This 2010 commentary by Stuart Jeanne Bramhall (http://www.counterpunch.org/2010/08/06/wilhelm-reich-and-the-tea-party/) looks at the Tea Party movement through the lens of the work of radical Austrian psychoanalyst Wilhelm Reich. Although Reich coined the term ‘sexual revolution,’ he is no longer a household name outside of academia, perhaps in part because the US Food and Drug Administration arranged to have him imprisoned and have his work burned during the 1950s.
Reich was a Marxist and a student of Freud. Working in Germany in the early 1930s, he struggled to understand the political success of the Nazi party, whose economic program appeared to him inferior to the plan offered by the Communists. In his work ‘The Mass Psychology of Facism,’ Reich identifies a source of the attraction for fascist movements – not just in Germany, but also in Italy, Japan, the Islamic world, and elsewhere. In his view, sexual repression and rigid household environments create psychological tension for which authoritarian political leadership provides relief.
Reich’s analysis was controversial at the time: it got him kicked out of the Communist Party and made him unwelcome in Nazi Germany. Fleeing to Norway and then to the United States, his work eventually crossed over, in my view, into pseudoscience.
But just because his later work was pseudoscience doesn’t make it uninteresting. Working in the US, he developed the ‘orgone energy accumulator,’ a multi-layered box designed to concentrate ‘orgone’ – an ethereal substance that could basically be thought of as human orgasm energy. His eventual imprisonment was a consequence of illegally transporting an orgone box across state lines; the FDA put him in jail for the rest of his life. Burning all of his books was probably excessive, but sometimes even the best bureaucrats will overreact.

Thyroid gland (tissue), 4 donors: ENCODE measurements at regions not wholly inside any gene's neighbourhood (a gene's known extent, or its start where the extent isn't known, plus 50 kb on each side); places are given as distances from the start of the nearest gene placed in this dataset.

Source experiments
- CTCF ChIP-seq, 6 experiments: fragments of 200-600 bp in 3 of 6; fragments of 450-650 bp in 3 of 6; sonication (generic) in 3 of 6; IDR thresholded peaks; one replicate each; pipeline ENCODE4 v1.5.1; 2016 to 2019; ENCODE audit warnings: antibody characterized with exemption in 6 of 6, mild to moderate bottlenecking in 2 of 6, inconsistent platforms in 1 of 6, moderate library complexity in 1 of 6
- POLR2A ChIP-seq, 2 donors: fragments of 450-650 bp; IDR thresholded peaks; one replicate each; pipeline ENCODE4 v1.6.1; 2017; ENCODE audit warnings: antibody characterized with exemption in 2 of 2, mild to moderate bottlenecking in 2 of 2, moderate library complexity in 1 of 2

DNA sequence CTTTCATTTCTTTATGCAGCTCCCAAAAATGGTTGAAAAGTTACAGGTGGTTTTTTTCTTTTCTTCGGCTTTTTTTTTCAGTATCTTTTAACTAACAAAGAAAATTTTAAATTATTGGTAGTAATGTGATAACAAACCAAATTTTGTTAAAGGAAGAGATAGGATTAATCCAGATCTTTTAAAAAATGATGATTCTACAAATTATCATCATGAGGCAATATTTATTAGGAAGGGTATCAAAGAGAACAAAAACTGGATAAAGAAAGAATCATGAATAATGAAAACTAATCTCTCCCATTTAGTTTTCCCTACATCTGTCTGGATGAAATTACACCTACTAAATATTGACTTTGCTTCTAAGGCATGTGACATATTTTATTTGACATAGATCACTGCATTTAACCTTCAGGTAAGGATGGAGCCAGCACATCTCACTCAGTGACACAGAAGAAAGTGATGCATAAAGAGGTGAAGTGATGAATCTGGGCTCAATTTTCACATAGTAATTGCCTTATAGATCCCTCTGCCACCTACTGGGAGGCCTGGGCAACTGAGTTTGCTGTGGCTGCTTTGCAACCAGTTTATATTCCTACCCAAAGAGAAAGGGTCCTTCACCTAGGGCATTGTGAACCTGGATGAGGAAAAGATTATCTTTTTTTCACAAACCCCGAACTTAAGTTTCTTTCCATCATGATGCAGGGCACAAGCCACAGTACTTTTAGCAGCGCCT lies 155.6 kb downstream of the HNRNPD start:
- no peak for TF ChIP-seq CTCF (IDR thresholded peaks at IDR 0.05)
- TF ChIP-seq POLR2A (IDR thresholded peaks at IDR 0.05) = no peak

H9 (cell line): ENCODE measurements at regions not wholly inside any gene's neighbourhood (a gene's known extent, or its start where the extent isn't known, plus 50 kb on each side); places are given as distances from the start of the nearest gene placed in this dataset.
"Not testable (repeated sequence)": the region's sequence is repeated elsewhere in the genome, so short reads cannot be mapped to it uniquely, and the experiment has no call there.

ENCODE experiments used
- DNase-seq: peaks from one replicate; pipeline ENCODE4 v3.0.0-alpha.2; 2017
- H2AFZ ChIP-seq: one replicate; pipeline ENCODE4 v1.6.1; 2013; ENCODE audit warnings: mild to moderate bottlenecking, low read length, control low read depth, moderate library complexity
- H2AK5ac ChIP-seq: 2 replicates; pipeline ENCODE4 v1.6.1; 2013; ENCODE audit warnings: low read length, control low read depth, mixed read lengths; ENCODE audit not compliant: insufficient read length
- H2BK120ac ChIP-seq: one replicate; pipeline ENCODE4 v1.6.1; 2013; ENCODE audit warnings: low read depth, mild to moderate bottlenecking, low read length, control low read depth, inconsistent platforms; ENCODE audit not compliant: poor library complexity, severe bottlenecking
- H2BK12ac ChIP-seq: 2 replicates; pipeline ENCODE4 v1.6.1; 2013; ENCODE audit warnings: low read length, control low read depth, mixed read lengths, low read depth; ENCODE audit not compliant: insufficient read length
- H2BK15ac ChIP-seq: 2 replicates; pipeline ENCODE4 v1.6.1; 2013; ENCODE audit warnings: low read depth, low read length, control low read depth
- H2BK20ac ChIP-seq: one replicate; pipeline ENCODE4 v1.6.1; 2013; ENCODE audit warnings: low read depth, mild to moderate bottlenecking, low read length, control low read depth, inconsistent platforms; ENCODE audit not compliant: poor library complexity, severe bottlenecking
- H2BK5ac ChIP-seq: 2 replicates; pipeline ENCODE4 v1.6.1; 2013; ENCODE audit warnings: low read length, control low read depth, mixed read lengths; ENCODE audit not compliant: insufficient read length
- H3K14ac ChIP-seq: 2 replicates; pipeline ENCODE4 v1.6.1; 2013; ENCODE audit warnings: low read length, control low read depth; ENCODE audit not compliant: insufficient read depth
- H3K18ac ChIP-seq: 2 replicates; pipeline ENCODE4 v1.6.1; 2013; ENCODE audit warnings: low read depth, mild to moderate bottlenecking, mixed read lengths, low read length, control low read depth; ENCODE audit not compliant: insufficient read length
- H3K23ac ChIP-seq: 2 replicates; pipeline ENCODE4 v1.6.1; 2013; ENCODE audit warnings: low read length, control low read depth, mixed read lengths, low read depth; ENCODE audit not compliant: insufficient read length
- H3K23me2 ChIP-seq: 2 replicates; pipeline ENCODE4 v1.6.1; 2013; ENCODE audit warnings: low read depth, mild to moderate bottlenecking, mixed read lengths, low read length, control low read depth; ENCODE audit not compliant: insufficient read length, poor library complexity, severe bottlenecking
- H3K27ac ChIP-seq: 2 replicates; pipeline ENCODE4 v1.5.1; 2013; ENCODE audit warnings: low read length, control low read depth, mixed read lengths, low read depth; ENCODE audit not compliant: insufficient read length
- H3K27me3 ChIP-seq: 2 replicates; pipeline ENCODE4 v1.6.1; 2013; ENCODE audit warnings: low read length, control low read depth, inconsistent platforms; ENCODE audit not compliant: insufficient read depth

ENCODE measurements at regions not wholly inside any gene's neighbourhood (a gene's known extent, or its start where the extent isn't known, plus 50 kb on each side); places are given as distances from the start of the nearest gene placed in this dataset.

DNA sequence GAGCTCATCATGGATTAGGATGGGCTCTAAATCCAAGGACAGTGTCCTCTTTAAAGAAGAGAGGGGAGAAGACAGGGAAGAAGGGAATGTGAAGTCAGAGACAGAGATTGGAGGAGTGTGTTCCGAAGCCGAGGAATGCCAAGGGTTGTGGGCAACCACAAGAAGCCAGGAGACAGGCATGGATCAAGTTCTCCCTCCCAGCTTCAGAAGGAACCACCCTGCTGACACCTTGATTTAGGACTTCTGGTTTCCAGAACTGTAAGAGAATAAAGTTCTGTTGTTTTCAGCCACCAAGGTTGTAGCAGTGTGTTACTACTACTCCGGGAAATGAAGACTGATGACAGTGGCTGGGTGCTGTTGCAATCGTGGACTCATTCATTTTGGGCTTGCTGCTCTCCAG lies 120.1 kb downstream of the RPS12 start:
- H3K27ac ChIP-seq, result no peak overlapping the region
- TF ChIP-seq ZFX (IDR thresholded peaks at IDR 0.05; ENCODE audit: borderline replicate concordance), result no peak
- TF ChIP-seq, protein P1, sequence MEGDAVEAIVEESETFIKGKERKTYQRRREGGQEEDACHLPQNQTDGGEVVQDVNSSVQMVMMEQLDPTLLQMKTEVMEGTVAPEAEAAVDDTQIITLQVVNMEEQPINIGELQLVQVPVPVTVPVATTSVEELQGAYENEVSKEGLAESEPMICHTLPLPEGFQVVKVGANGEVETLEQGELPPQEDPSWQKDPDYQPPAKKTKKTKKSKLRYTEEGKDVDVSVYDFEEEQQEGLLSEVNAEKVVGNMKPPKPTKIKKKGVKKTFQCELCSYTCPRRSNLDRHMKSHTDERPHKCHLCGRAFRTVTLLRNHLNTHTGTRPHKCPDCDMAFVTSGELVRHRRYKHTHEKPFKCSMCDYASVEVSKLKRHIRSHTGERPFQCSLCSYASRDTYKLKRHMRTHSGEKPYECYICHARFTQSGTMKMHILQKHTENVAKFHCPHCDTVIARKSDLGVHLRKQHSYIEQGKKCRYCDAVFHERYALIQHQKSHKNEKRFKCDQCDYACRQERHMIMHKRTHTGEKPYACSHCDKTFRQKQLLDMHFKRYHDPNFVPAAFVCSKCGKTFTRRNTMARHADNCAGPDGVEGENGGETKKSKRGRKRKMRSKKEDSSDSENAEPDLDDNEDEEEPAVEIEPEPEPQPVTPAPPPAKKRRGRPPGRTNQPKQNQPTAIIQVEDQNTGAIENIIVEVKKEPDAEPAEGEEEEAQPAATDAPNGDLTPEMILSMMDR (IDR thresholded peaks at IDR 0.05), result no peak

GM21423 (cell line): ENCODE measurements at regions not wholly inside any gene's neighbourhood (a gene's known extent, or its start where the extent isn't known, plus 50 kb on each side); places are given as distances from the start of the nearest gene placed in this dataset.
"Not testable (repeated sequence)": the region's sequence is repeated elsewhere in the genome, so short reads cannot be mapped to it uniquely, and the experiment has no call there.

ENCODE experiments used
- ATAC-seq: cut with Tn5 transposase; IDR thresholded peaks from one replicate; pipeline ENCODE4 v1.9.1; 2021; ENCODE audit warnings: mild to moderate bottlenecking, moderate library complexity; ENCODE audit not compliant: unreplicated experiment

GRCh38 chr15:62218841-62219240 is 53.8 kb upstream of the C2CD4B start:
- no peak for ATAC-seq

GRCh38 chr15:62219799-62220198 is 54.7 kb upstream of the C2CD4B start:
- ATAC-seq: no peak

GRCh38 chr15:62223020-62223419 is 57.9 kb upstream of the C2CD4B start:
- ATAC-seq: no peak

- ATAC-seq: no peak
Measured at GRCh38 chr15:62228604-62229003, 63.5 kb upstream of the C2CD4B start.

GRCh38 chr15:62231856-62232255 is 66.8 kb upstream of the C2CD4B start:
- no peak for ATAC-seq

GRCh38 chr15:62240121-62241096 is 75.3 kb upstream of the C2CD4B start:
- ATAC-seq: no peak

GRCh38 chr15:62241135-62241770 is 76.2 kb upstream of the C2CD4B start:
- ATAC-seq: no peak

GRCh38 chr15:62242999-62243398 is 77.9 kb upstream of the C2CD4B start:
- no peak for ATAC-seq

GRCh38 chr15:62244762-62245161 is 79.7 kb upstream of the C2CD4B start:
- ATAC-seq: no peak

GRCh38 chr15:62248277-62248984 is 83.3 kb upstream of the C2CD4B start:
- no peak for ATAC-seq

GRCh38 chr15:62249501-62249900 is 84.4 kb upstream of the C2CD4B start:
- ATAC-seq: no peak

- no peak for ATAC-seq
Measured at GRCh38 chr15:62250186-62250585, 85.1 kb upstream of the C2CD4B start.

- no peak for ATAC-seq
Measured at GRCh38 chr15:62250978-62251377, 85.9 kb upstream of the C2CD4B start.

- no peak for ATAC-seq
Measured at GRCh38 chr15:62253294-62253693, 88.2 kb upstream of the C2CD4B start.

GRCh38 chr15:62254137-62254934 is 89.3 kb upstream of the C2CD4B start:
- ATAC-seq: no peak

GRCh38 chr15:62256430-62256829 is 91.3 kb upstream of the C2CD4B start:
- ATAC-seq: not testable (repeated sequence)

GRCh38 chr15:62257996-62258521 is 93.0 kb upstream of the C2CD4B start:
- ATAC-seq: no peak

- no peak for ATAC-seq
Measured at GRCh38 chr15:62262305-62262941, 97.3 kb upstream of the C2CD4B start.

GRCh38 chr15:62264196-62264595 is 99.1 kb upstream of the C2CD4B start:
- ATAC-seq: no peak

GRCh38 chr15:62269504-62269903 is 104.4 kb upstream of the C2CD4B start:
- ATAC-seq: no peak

For what it’s worth, the author Norman Mailer had a number of orgone boxes and swore by them. William Burroughs had one as well; a famous picture of Kurt Cobain, taken just before his death, shows him peering out through the glass porthole of Burroughs’ orgone box.
Reich also developed the ‘cloudbuster,’ a tool designed to induce rain by shooting rays of orgasm energy into the sky. Cloudbusters are out of fashion now. You can find old pictures of them online; whether they worked or not, they were very interesting pieces of machinery.
Preaching sexual liberation, Reich’s personal sexual behavior was both predatory and illegal. This pattern, combined with his late-life turn in the direction of pseudoscience, makes me a little bit shy about recommending reconsideration of his early work. Nonetheless, seeing the distinctly sexual nature of some of the alt-right taunting of groups who oppose Trump leads me to believe that reading Reich again could be useful.
I believe that a Reich-Ian plan for creating a society more resistant to fascism would include regular psychotherapy, reiki, and sex-positive sexual education. Curious to see if anybody else is familiar with Reich and willing to admit finding his work still relevant.
Good luck, America!
I always used to enjoy leafing through Reich’s books and pamphlets in the old bookshops around the British Library, when it was housed in the British Museum (you could also get all sorts of little books by Sylvia Plath, put out by her husband posthumously–kids’ books, her senior thesis at Wellesley, a book of watercolors she made during her honeymoon in–Venice? etc). There were still people who went to the Library every day to work on, e.g., their “wingless aeroplane,” and it made me think of a time when people thought a lot about what the world needed, and dreamed up projects to make it better. Goofy perhaps, but lovable. God must have temporarily thought kindly of his goofy creation. And the bureaucrats in England refrained from burning all Reich’s books.
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